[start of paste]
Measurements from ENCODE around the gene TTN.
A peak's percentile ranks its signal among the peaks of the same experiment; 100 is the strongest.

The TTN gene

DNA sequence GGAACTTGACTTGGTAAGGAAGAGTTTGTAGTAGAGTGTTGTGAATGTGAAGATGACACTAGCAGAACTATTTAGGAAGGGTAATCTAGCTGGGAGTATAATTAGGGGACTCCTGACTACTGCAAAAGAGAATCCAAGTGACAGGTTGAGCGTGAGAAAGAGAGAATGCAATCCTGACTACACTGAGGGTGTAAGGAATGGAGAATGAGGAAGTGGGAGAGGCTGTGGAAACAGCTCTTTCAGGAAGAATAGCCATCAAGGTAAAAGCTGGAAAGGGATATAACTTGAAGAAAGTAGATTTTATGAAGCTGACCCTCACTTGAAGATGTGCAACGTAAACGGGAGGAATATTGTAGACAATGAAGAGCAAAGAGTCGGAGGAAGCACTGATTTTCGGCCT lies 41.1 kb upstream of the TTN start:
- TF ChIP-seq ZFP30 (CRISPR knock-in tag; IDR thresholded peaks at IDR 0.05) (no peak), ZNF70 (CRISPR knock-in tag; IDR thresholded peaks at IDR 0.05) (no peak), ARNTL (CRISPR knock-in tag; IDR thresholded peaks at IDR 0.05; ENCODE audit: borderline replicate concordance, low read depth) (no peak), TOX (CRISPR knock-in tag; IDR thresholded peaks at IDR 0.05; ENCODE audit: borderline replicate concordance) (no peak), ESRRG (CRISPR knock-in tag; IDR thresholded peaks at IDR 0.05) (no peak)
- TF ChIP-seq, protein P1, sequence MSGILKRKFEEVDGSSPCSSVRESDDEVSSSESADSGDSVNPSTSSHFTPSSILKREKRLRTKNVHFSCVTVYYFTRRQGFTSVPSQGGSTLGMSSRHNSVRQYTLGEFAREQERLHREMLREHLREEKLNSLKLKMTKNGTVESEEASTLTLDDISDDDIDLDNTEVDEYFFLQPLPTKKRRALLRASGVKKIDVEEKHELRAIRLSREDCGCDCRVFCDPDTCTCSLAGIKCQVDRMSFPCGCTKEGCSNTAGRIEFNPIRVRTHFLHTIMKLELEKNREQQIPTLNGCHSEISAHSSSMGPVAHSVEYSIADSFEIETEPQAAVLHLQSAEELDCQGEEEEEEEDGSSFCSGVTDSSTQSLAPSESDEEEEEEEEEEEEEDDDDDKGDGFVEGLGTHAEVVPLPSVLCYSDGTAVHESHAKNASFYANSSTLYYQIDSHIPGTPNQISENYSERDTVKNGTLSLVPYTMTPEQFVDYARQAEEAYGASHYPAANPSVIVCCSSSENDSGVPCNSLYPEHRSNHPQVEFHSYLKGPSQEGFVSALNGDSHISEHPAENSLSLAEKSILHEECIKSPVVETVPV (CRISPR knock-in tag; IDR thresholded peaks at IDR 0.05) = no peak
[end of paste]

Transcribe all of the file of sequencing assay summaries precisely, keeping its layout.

Measurements from ENCODE around the gene TTN.
A peak's percentile ranks its signal among the peaks of the same experiment; 100 is the strongest.

The TTN gene

DNA sequence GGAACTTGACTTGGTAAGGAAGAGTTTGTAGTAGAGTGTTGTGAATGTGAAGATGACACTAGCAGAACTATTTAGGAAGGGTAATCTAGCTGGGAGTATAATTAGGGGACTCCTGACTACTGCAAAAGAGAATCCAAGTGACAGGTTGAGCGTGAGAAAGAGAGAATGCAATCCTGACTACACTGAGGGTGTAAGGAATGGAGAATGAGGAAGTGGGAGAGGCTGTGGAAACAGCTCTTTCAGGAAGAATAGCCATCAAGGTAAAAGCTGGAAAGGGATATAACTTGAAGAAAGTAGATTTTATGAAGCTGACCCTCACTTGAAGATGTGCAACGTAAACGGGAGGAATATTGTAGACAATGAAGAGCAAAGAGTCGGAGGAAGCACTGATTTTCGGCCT lies 41.1 kb upstream of the TTN start:
- TF ChIP-seq ZFP30 (CRISPR knock-in tag; IDR thresholded peaks at IDR 0.05) (no peak), ZNF70 (CRISPR knock-in tag; IDR thresholded peaks at IDR 0.05) (no peak), ARNTL (CRISPR knock-in tag; IDR thresholded peaks at IDR 0.05; ENCODE audit: borderline replicate concordance, low read depth) (no peak), TOX (CRISPR knock-in tag; IDR thresholded peaks at IDR 0.05; ENCODE audit: borderline replicate concordance) (no peak), ESRRG (CRISPR knock-in tag; IDR thresholded peaks at IDR 0.05) (no peak)
- TF ChIP-seq, protein P1, sequence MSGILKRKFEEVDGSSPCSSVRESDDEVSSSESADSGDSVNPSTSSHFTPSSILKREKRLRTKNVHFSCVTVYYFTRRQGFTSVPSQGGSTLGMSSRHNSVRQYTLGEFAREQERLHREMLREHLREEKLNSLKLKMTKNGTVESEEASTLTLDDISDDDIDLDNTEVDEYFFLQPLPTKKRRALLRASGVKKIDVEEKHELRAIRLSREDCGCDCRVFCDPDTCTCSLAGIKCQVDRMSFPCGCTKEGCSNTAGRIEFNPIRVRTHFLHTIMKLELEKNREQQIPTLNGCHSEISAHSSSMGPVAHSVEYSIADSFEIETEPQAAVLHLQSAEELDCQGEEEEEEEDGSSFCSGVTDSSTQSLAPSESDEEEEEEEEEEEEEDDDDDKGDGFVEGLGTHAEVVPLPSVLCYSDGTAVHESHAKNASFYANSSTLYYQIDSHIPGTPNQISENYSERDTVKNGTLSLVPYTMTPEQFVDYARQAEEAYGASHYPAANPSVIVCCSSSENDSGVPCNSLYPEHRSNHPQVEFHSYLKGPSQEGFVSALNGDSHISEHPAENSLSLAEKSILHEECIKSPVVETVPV (CRISPR knock-in tag; IDR thresholded peaks at IDR 0.05) = no peak